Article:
COP26 Notes: Days 6 & 7 – Weekend Recap

Noa Dalzell

It’s Monday afternoon in Glasgow, and I thought I’d start off with a bit of a weekend recap (as well as share what has been going on today). Lots of exciting things have happened since I last wrote, so this should be a fun one. 

Where to start? Saturday is actually a hectic day at COP26, so it wasn’t the day off I initially expected. Nevertheless, it ended up probably being my favorite day of the trip. I started the morning with breakfast at a delicious vegan restaurant called Glasvegan, and devoured a pineapple veggie burger that was absolutely delicious. Then, I joined hundreds of thousands of protesters as they marched across the Saturday, calling on nations to adopt stronger climate measures. These protests gave me chills – people of all ages, races, backgrounds, and walks of life gathered to plead with leaders to do more to address the climate crisis. I’ve been to plenty of climate strikes before, but there was something very distinct about this one. For one, the diversity in the crowds was unlike any I had seen before, and signage across the board was absolutely beautiful and clever. 

After that, I rushed back to the conference to attend a conversation with Congress members at the US Center. There was a pretty impressive line-up of legislators at this event, including Senator Ed Markey from my home state of Massachusetts, Senator Jon Ossoff of Georgia, Senator Brian Schatz of Hawaii, Senator Sheldon Whitehouse of Rhode Island, Senator Dick Durbin of Illinois, and several others. The conversation was pretty candid, and each spoke of their unique legislative priorities. Schatz, for example, discussed the urgent need to end deforestation and support communities in moving away from slash-and-burn agriculture, while Whitehouse discussed growing momentum for carbon pricing across different chambers of government. My favorite part of this event was getting to speak directly with the Senators at the event’s conclusion; they all lingered quite a while, and I was able to chat with them for a bit, which was pretty exciting.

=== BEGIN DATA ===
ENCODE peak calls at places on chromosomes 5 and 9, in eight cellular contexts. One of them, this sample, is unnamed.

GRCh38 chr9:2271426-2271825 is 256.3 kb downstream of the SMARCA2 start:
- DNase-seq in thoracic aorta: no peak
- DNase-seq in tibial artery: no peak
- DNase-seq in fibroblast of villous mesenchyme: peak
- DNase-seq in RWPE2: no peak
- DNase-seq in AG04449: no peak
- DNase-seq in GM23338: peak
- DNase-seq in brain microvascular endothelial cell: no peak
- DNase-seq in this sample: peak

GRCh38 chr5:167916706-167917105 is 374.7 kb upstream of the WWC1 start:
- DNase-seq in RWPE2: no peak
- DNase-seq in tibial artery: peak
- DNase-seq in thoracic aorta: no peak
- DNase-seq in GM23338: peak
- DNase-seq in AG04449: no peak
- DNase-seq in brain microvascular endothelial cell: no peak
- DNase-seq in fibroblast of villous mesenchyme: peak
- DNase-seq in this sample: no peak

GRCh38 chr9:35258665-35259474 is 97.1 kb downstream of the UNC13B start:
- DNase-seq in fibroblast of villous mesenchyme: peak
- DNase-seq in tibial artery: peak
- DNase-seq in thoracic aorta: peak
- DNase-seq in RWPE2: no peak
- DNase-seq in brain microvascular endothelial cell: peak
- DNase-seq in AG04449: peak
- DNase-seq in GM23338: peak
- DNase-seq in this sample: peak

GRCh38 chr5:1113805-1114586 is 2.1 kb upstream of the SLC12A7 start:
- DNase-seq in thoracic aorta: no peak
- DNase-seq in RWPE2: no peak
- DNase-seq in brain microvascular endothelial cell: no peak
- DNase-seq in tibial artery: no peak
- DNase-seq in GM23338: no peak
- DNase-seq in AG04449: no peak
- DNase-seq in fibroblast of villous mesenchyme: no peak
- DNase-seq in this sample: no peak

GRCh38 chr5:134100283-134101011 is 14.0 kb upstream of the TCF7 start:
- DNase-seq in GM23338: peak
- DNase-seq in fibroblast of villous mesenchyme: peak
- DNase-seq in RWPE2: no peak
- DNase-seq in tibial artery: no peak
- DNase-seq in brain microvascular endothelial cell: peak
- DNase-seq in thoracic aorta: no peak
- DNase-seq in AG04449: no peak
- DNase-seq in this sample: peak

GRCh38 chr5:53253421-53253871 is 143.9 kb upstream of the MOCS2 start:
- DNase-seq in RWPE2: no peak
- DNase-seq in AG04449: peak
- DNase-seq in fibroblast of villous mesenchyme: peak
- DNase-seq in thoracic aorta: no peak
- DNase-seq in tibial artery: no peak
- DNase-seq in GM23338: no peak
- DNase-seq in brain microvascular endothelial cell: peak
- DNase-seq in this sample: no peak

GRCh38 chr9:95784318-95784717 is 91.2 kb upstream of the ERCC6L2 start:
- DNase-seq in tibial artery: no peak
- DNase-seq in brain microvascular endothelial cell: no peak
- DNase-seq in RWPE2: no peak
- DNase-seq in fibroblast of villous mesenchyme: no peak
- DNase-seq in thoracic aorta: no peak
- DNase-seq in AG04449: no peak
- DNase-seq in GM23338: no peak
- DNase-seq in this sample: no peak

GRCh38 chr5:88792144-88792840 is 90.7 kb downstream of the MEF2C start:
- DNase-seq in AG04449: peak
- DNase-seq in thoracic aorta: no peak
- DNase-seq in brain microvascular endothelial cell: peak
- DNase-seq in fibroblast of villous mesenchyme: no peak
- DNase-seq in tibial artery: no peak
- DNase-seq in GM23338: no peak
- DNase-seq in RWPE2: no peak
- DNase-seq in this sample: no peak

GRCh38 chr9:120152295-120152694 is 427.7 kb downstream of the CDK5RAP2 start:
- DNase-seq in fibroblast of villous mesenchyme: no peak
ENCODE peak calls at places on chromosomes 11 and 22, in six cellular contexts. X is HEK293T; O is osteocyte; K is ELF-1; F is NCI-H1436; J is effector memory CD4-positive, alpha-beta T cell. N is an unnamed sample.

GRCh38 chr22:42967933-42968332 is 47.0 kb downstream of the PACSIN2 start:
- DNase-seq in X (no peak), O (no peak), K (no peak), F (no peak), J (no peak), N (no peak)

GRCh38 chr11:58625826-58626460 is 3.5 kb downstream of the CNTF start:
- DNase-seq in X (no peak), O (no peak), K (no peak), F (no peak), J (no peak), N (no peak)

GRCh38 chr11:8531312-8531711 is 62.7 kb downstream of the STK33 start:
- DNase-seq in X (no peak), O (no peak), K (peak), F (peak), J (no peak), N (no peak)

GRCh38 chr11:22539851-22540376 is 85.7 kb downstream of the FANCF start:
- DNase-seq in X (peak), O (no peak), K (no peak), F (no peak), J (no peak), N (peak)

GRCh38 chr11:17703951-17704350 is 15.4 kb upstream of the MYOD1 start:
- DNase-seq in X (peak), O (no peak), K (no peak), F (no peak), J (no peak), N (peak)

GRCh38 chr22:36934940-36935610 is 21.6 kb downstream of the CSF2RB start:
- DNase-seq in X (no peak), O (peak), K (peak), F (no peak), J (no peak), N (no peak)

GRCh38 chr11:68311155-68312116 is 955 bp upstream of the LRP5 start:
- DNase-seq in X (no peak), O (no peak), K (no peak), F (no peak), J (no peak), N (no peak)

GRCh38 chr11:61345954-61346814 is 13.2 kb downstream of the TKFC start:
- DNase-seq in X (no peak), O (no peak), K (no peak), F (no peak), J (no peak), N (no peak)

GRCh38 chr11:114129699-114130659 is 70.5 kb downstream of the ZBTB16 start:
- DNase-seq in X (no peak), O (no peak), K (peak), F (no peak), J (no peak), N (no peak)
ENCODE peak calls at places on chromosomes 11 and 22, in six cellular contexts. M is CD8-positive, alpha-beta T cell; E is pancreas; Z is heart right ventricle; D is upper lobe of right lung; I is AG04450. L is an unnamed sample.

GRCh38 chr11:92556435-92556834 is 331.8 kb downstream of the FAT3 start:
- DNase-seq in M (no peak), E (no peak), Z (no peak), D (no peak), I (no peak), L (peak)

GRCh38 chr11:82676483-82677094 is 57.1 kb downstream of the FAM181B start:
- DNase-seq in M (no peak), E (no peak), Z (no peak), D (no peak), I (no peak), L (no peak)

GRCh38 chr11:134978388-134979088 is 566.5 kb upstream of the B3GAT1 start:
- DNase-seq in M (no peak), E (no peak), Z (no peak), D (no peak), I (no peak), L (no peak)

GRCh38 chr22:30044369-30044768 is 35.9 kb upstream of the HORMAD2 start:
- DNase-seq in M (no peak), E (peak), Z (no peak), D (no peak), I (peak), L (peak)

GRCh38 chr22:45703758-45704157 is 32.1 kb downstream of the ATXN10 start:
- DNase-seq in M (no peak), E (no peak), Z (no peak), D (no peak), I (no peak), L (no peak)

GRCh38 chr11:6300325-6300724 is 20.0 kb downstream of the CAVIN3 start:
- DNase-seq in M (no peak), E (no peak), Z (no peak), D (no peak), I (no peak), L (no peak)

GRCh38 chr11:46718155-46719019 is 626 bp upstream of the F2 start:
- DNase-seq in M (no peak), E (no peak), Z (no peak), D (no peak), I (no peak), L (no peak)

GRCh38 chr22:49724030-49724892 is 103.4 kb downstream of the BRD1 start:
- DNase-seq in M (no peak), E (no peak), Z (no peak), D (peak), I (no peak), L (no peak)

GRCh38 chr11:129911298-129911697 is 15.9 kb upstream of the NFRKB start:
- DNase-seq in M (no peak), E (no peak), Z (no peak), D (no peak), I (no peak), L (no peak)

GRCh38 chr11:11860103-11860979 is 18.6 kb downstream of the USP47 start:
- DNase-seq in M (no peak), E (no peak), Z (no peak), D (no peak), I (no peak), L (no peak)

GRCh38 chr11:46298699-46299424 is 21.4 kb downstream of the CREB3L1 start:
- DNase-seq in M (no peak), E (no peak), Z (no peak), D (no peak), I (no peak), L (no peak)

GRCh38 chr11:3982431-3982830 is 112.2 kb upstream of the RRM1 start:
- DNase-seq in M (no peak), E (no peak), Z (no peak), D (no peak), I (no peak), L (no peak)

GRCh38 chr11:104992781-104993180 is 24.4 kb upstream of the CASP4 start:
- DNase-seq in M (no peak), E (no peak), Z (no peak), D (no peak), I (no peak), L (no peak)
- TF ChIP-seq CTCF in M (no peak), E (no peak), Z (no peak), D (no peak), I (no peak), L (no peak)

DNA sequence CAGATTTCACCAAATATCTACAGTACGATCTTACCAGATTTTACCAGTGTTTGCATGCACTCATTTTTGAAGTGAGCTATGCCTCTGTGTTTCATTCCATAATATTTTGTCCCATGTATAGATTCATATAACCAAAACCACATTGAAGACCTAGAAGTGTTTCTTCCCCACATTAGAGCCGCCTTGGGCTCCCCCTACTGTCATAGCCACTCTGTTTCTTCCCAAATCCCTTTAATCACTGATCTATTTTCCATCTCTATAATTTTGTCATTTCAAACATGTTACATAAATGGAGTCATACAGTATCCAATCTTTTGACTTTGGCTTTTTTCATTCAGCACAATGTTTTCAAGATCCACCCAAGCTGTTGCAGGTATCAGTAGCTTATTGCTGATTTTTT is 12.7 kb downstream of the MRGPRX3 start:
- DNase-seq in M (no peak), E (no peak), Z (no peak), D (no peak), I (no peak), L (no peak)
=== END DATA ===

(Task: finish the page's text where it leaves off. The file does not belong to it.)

Then, I attended a phenomenal event hosted by the National Caucus of Environmental Legislators (NCEL). Washington State Senator Reuven Carlyle, Rhode Island Senator Dawn Euer State Senator, Colorado Representative Dominique Jackson, and Hawaii Senator Chris Lee all spoke of the work going on in their states to mitigate climate change. It was a thoughtful and robust conversation around the power of states to pave the way for the federal government on a suite of climate issues. 

“What happens at the state level [are policies] the federal government has not been able to do,” Senator Lee said. “We’ve been able to influence what kinds of policies our nation as a whole adopts.”

On Sunday, I took the train to Edinburgh, the capital of Scotland and a really beautiful city. I was able to explore Edinburgh Castle, hike Arthur’s Seat, explore the old town, and settle for dinner at a traditional Scottish pub with live music, eating a nourishing lentil and vegetable pie that landed at the perfect intersection of traditional Scottish and vegan. 

Then, this morning I got to COP early to beat what I anticipated would be long second week lines. Maybe I’ll stop here and explain – a lot of members of civil society come for one of the two weeks of the conference. So, given that today is the official beginning of the second week, there were tons of new faces here. That also means that some of the friends I made last week have left, so it almost feels like a brand-new conference, except for the fact that negotiations continue from where they left off before the Sunday break. Anyways, I knew the new people would translate into longer lines, so I walked to the conference early and joined a presentation at the US Climate Action Center centered around the decarbonization of the Midwest. 

Then, for the main event – a Second Nature convened panel! No bias, I swear – this was an awesome, awesome event. Tim Carter, our President, moderated the conversation, and brought out pairs of leaders to join him on the panel. Each panel included one higher education leader and one other leader in a related space, and the conversation was really fascinating. 

First, Tim had Esther Oboyno, the Director of the Global Building Network at Penn State University join him alongside Lynda Hopkins, the Chairwoman of the Board of Supervisors of Sonoma County, CA. The two discussed meaningful community engagement, avoiding duplicative work, and relationship building in research spaces. Then, Peter Rothstein, the President of NECEC, and Suzanne Huminski, the Sustainability Coordinator at Southern Connecticut State University discussed how schools are able to decarbonize, implement energy efficiency measures and transition toward renewables. Finally, Mak Porotesano, the Coordinator of the Multicultural Center Coordinator at Portland Community College closed out the panel alongside Solemi Balagi of Pacific Climate Warriors. The two engaged in a robust conversation around social and climate justice, and making the environmental space in academia more inclusive for all. I was proud to be a Second Nature team member during this event! 

It’s still midday here, but I’ll wrap up the blog post because my computer is about to die (per usual). I’ll fill in anything exciting that happens later today in tomorrow’s blog post. Bye for now! 

Be sure to also follow Noa on Twitter (@noadalz) during this second week of COP26!